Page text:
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In 1775 Archibald McNeill officially registered the Bluegrass regions first crop near the community of Danville in the then county of Kentucky in the Colony of Virginia. According to the historical marker that sits in front of the Boyle County Courthouse, Archibald Cox planted seed he brought with him to Kentucky near Clark’s Run Creek. That crop was hemp.

From McNeill’s first seeds in 1775 until 1915 hemp was Kentucky’s largest cash crop. From 1840-1860 Kentucky lead the nation in hemp production. During this time Kentucky hemp was used in products ranging from cordage and rigging for ships, canvas for covered wagons, sails and textile products of all kinds. Hemp processing is incredibly labor intensive. Historical records indicate that numerous factories and textile mills operated in the region creating employment opportunities outside of agriculture.

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An embattled pharmaceutical company that sells the powerful painkiller fentanyl has donated $500,000 toward defeating a ballot initiative that would make recreational use of marijuana legal under Arizona law.

Read the full article here

 

 

I just read NORML Executive Director Keith Stroup’s blog explaining his take on the current state of cannabis legalization efforts. Keith has been an important voice in cannabis law reform advocacy for decades. His hard work and efforts are greatly appreciated. However, I have to disagree with the premise of his article.

Stroup is correct in his observation that what will ultimately drive cannabis legalization will be economics. However, his analogy to the gambling industry and assertion that it is primarily the government and “morality” at the nexus of this log jam is outdated thinking. Yes, the federal government is missing out on a huge revenue stream by prohibiting cannabis in all forms and failing to generate tax revenue from its sale. But cannabis prohibition today is not a function of some government intention to legislate morality. Nor will it be potential tax revenue that moves the government to finally act.

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The University of Kentucky hosted its second ever “Hemp Day” August 11, 2016 at the Coldstream Research facility, just outside of Lexington, KY.  The UK event is the third such academic event this season, with previous hemp days being conducted at both Western Kentucky and Murray State Universities. 

The event started with coffee and donuts along with some brief words from various researchers and participants involved in the hemp pilot program.  There are also a few tables with displays detailing uses of hemp and various student research projects.   From there attendees were divided into two groups.

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The DEA fell back to the comfort of their favorite position when it comes to making a decision regarding the rescheduling of cannabis from a Schedule 1 substance with no medically approved uses. They said, not enough research has been done to justify rescheduling cannabis. They did however loosen restrictions on universities looking to grow cannabis for research purposes.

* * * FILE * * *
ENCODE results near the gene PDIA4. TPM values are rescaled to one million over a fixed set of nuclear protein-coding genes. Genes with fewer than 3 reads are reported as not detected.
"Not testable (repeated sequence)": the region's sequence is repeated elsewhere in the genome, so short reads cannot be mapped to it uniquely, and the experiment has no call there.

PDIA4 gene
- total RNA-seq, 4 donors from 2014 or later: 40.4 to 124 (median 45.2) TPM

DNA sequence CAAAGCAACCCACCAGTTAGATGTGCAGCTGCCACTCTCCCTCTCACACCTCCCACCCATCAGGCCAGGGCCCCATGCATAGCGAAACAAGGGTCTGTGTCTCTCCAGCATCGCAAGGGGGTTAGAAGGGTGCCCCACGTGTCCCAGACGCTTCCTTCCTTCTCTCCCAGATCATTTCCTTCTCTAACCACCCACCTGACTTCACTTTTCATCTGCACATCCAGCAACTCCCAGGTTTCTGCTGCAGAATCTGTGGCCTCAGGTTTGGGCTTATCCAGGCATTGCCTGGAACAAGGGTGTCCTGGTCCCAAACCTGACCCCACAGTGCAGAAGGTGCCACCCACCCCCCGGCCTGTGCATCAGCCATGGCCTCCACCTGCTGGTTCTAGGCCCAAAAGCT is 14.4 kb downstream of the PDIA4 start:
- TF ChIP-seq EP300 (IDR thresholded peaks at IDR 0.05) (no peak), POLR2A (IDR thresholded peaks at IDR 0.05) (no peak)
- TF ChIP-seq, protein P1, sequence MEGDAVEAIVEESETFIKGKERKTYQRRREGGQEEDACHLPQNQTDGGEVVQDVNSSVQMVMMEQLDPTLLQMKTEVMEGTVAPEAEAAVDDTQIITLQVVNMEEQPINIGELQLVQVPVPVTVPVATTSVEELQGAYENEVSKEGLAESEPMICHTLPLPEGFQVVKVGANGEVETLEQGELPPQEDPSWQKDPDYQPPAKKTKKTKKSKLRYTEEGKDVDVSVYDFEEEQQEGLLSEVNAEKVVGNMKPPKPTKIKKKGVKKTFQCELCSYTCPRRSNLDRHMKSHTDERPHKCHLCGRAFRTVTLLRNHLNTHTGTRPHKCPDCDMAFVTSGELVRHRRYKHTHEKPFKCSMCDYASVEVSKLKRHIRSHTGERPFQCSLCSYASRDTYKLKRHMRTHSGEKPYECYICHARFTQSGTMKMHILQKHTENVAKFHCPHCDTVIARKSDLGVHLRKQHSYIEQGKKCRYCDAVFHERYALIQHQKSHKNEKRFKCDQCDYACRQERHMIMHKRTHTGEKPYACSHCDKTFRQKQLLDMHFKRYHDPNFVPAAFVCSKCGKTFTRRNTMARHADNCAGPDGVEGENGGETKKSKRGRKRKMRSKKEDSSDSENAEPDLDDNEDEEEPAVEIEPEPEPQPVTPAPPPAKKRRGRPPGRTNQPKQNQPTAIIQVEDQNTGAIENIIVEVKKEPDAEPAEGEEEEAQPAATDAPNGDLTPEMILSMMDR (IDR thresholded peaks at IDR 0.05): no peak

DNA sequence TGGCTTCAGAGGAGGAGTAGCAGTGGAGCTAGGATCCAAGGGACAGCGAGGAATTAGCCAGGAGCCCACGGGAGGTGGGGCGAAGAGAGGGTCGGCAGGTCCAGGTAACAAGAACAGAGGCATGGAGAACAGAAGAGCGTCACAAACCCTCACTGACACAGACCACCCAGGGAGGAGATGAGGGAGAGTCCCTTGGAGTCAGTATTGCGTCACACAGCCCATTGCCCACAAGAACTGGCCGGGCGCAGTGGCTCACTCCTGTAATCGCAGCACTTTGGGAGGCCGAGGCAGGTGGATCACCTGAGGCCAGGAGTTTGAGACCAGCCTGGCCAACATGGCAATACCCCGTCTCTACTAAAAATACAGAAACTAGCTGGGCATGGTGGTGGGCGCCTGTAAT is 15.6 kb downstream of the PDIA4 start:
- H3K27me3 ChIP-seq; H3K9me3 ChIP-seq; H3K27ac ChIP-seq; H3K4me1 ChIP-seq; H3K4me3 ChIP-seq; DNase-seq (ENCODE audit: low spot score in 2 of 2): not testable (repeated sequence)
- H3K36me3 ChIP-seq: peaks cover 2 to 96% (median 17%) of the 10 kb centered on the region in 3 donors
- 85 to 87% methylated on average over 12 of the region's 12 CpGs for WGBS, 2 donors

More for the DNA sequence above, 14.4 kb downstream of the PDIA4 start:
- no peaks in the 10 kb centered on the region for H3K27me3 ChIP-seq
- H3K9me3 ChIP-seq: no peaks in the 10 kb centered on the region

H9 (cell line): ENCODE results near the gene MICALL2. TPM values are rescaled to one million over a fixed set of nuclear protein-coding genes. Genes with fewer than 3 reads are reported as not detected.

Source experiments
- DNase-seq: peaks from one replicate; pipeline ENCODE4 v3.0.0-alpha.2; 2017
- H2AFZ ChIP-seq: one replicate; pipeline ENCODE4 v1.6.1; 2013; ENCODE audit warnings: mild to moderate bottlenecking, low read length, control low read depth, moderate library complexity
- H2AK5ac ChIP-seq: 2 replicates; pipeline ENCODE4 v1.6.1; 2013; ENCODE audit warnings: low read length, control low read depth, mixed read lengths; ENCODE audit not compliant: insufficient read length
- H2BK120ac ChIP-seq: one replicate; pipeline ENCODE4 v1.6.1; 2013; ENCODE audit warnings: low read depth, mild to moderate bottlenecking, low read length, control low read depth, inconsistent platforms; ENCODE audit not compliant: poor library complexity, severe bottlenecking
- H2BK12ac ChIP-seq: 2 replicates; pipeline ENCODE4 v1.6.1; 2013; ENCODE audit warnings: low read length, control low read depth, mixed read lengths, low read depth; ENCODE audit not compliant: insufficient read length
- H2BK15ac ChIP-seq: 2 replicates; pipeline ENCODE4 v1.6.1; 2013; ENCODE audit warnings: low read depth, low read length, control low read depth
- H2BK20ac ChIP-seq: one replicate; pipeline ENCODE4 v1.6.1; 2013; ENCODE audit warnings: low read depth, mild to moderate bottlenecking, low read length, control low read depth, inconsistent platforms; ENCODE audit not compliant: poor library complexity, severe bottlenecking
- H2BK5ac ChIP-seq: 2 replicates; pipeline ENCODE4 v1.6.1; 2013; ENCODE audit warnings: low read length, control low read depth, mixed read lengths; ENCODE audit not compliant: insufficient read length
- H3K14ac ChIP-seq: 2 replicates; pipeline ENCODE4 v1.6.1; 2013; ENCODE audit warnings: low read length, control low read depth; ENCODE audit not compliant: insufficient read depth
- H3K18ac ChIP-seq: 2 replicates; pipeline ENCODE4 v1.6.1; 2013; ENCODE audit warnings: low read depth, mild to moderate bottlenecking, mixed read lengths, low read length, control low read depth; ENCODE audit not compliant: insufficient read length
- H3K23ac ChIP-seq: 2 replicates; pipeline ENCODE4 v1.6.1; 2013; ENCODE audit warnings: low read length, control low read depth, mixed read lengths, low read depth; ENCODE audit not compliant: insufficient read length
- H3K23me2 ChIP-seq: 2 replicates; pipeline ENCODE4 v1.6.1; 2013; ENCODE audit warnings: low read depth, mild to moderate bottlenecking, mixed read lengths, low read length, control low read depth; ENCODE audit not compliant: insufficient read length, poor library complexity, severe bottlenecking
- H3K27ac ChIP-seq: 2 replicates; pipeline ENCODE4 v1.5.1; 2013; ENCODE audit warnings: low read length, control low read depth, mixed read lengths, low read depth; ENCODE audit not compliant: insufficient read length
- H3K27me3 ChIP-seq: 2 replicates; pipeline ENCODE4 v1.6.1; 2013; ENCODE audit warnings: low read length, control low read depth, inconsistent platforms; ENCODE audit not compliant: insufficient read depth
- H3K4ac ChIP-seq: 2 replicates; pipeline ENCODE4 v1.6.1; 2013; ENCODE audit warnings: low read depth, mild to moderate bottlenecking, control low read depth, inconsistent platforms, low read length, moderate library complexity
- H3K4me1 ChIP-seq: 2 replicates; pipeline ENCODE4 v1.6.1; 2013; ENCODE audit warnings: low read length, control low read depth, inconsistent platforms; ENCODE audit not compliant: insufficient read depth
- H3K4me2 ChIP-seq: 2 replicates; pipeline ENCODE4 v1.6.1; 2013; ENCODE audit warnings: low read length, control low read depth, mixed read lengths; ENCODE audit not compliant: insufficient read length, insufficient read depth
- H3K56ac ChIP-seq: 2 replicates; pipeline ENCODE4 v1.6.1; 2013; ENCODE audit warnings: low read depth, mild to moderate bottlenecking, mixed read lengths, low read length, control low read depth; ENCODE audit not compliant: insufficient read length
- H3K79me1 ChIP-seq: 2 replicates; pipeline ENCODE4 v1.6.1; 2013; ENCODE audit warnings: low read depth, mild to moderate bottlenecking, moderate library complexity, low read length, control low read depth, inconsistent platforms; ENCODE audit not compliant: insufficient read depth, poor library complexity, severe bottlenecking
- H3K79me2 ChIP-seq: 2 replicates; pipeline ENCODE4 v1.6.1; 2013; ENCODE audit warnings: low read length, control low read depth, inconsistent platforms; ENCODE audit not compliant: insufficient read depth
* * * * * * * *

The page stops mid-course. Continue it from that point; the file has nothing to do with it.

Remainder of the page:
As I mentioned in my earlier blog this should have come as no surprise. Asking a law enforcement agency about eliminating laws that support their industry is like asking oil companies to start promoting the use of electric cars. 

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Although disappointing, the recent recommendation by the DEA that cannabis not be reclassified to Schedule II was by no means a surprise.  While the states that have passed marijuana law reforms do not appear to be suffering from the chaos, gloom and doom that legalization opponents predicted, federal officials still lay claim to the position that “not enough empirical evidence” has been generated to warrant the potential public safety threat. 

So what is the motivation for the DEA recommendation and what is the potential impact to this emerging industry.

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Reports from The Cannabist as released June 22nd indicate that Pennsylvania may become a medical marijuana hub. Pittsburgh Post-Gazette’s Adam Smeltz covered the observations, starting with Lalit Chordia. 

Mr. Chordia is known around the Greater Pittsburgh area as CEO of Thar Energy, LLC. Thar Energy is the parent company of Thar Process Inc. in O’Hara, PA. In an attempt to disassociate from the ever present marijuana industry stigma, Mr. Chrodia made it clear that his operation is “not a medical marijuana company.” Unfortunately for him, Thar Process Inc. has mastered a high pressure extraction method… ideal for producing medical marijuana treatments. Prior to Pennsylvania’s Act 16, Mr. Chrodia was unable to see the large profits from the marijuana industry. Luckily, that’s changed now. 

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Baltimore Ravens offensive lineman Eugene Monroe won’t be on the next roster, and it may be for his advocacy for medical marijuana. Monroe’s January recovery from a shoulder injury inspired him to write about marijuana versus opioids, and donate $80,000 to medical marijuana researchers at both Johns Hopkins University and the University of Pennsylvania. His work, he tweeted, was all for his “brothers… the players that make up the team… our future health and wellness.”

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